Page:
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Interviews

Sue Mingus: "First and Foremost a Composer"

By Published: July 12, 2005
AAJ: Yeah, it knocked me out and it made me start to wonder what kind of music you were going to put on on your label, so you answered my question. Let's talk about the CD that's out now on Sue Mingus Music, I Am Three. It's three bands—Mingus Dynasty, Mingus Orchestra and Mingus Big Band. But there are a lot of musicians in common between the groups and the album sounds very cohesive. I'm particularly crazy about John Stubblefield's arrangements for the Big Band.

SM: Aren't they wonderful?

AAJ: Yeah. I've been listening to "Song With Orange a lot. It's a fantastic opener for the CD.

SM: It's so catchy; none of us can get it out of our heads.

AAJ: It is catchy. Just solid swing. I think in my review of the album I wrote something about how the musicians stay focused on the composition. You can feel them starting to—

SM: I liked that! You said you felt them wanting to just blow [laughing]—but that John [Stubblefield] kept them honest. I read that to him in his [hospital] bed; he was delighted. I don't think he has many days left. He's in a hospice in the Bronx. He listens to this CD all day long, especially "Song With Orange.

AAJ: That must have been a special day in the studio when he came in with those arrangements.

SM: It was remarkable. [Saxophonist] Alex Foster pointed that out, that it was a really unique experience for him—and he's done a lot of recording. John just whipped everyone into shape. And it was very moving. You know, he was there in his wheelchair, standing up and screaming at us [laughing].

AAJ: Towards the end of the song, someone is doing sort of a singing rhythmic bellow, like Mingus used to: "whaa-whaa-WOW! Who was that?

SM: It could be John. Probably either John, or Ku-Umba Frank Lacy, or at this point, almost anybody. I think everyone got into the fray. But I would suspect it was John.

AAJ: I'm very impressed with bassist Boris Kozlov throughout the CD. I especially like his playing on "Song With Orange; his bass playing under George Colligan's piano solo on that tune is great. I think it would be hard to, so to speak, play the Mingus role in these groups. I think he did a terrific job, in his playing and his arrangements.

SM: He's pretty extraordinary. He's one of the most conscientious musicians I've ever met in my life. I think he's going to have trouble, because whenever he fills in for someone, subs for them, he knows the music better than the person he's subbing for! Or so I've heard. He came over, he watched videos, he uncovered secrets of Charles', how Charles would bow behind the bridge sometimes—because you can play faster, there's less of an area to cover with the bow. He uncovered tricks, devices. In fact, Boris took Charles' opening bass solo in "Meditations, which you just referred to, and transcribed it, and incorporated it into our arrangement. That's how thorough and respectful he is, and at the same time, he's a very creative artist in his own right. But dealing with Mingus' music, he's given it as thorough a coverage as anybody could possibly give. He's just a grand bassist.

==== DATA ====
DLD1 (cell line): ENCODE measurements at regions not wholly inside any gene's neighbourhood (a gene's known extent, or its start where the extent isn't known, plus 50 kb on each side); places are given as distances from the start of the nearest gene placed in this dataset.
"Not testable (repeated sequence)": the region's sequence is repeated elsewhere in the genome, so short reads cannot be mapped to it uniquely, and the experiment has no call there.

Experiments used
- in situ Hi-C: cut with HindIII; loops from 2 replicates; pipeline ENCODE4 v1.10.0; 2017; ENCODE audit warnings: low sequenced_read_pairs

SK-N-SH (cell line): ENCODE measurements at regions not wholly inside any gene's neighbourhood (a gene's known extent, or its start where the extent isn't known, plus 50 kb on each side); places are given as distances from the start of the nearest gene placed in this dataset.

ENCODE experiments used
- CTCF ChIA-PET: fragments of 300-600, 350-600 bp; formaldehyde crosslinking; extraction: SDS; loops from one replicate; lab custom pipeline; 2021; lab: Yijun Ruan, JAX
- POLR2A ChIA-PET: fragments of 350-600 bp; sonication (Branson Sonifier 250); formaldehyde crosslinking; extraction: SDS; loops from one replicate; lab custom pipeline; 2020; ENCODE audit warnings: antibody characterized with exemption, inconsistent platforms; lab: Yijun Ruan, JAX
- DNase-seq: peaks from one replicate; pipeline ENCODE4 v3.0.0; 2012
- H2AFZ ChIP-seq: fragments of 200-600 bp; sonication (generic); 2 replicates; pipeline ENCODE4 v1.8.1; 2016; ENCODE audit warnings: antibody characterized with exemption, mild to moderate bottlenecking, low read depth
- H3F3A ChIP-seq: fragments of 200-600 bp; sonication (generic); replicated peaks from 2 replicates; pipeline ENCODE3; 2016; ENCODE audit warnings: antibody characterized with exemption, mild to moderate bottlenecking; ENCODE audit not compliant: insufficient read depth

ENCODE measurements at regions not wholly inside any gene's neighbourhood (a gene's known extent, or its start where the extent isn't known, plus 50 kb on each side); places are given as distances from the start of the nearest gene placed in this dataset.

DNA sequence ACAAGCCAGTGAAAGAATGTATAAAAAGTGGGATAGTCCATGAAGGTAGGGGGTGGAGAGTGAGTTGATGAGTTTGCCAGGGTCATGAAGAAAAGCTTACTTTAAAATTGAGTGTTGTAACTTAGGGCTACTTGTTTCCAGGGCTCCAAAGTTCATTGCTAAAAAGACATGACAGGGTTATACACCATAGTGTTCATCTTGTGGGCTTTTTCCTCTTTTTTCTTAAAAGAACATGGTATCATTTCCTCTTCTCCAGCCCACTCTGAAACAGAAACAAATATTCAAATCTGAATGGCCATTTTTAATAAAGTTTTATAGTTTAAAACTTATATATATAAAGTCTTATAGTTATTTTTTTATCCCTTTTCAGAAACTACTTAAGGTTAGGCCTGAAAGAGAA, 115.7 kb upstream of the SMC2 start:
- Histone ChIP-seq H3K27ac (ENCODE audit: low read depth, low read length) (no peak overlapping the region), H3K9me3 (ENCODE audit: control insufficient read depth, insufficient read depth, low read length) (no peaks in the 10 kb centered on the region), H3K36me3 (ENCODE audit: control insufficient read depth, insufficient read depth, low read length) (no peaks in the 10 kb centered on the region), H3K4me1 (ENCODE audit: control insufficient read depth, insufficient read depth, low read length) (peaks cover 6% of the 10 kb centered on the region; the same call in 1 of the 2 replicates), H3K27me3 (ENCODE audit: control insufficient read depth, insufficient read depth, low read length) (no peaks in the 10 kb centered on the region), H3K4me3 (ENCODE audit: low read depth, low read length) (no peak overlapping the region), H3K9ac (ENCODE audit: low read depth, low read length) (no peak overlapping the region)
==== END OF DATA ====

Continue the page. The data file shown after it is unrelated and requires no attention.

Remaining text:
AAJ: I love his arrangement of "Tensions for the Big Band.

SM: Wasn't that wonderful? And, as I mentioned in the liner notes, it's amazing how these musicians really get involved. Boris was saying he couldn't sleep at night because he was so tense, and then he had that vision. He kept trying to figure out what the horns should do, and he had a vision where somebody was saying, "Spit it! Spit it! He said that was it, that was what the horns were supposed to sound like: they're spitting out the sounds. This was in a dream; he was so involved that his dreams were speaking to him and giving him answers.

AAJ: That tune "Tensions seems so topically apt. Maybe, sadly, it will always seem appropriate to the times.



SM: But whenever we play, "Oh Lord Don't Let Them Drop That Atomic Bomb on Me or "Don't Let It Happen Here —these pieces that were written forty or fifty years ago, we always preface it with "sadly, they're still topical.

AAJ: Or "Cell Block F 'Tis Nazi USA —I know he added that title after the fact of composition, but—

SM: But he wanted to call attention to it, and as I said, it could just as well be Guantánamo or Abu Ghraib.

AAJ: Or our contemporary American prison system. It's notable how consistently timely Mingus' concerns about race, America, and a variety of other topics remain.

SM: Alas.

AAJ: Yes, alas. In a less somber vein—who chose the tunes for this CD? And similarly, was it your idea to combine all three Mingus bands on one album?

SM: I look around when it comes time to put out a CD to see what we've got that's new and how it might all work together. And I have been wanting for some time to bring these different groups together to make a statement about the breadth and range of Charles' music. One of the original engineers at a former record company saw Charles as a bebopper! It's amazing, people have such different takes on Mingus—and members of the band too, until they actually play in the band, can have very unique and individual ideas about Charles. I remember one time, years ago, one of the jazz magazines had four or six pages in the center of the magazine devoted to [jazz] categories. And they put everybody known to man or beast who played jazz in these categories: bebop, West Coast jazz, Dixieland—whatever. Charles was not in one of them! And I thought about that: how ironic and how true!



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